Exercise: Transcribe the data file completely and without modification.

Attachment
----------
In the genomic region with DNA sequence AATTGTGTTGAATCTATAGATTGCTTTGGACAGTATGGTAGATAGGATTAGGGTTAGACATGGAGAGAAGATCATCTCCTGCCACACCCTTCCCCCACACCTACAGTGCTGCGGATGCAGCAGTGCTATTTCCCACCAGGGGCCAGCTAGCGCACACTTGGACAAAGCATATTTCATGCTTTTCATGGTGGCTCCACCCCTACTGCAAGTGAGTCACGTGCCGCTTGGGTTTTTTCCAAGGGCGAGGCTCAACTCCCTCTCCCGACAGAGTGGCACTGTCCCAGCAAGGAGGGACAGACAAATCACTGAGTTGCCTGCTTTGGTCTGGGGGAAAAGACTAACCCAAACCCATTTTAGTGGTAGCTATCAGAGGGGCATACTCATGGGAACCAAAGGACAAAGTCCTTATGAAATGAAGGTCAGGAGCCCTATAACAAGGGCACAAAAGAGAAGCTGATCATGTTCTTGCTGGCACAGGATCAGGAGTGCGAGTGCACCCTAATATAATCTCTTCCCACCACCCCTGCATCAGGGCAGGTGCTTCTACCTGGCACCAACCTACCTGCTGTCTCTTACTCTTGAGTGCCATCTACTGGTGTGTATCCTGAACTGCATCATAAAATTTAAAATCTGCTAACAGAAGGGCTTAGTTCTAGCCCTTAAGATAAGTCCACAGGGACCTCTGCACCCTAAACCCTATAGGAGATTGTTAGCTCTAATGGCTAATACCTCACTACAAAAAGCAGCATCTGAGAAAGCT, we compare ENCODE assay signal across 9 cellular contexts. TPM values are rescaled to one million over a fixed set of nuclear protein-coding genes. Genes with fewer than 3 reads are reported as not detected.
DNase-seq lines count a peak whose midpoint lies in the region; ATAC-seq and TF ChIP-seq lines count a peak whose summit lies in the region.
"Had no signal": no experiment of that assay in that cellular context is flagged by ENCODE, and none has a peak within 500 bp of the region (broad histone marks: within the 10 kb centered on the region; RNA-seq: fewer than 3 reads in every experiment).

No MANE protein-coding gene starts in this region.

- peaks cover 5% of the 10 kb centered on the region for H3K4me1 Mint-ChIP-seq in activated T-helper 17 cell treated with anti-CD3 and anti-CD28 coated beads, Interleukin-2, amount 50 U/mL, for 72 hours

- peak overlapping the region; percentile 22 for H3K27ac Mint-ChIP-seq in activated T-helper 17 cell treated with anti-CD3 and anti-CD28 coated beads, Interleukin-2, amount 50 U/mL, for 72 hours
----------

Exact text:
In the genomic region with DNA sequence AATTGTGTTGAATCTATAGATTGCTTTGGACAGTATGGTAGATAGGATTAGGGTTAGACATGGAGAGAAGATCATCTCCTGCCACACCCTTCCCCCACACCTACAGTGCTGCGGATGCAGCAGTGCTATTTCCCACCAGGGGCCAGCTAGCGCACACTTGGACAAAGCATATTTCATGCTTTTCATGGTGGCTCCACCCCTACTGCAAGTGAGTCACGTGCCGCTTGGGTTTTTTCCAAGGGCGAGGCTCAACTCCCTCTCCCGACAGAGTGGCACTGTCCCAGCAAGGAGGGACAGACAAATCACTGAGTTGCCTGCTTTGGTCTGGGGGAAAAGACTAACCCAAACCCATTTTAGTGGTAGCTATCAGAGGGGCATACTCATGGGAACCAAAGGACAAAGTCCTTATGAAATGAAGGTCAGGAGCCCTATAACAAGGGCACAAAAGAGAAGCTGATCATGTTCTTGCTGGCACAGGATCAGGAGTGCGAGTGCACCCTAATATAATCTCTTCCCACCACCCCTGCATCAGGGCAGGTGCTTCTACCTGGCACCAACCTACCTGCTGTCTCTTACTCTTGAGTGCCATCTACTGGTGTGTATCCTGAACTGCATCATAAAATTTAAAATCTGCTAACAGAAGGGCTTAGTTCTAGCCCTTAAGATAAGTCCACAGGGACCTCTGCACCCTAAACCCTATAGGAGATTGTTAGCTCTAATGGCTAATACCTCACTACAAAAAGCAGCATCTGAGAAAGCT, we compare ENCODE assay signal across 9 cellular contexts. TPM values are rescaled to one million over a fixed set of nuclear protein-coding genes. Genes with fewer than 3 reads are reported as not detected.
DNase-seq lines count a peak whose midpoint lies in the region; ATAC-seq and TF ChIP-seq lines count a peak whose summit lies in the region.
"Had no signal": no experiment of that assay in that cellular context is flagged by ENCODE, and none has a peak within 500 bp of the region (broad histone marks: within the 10 kb centered on the region; RNA-seq: fewer than 3 reads in every experiment).

No MANE protein-coding gene starts in this region.

- peaks cover 5% of the 10 kb centered on the region for H3K4me1 Mint-ChIP-seq in activated T-helper 17 cell treated with anti-CD3 and anti-CD28 coated beads, Interleukin-2, amount 50 U/mL, for 72 hours

- peak overlapping the region; percentile 22 for H3K27ac Mint-ChIP-seq in activated T-helper 17 cell treated with anti-CD3 and anti-CD28 coated beads, Interleukin-2, amount 50 U/mL, for 72 hours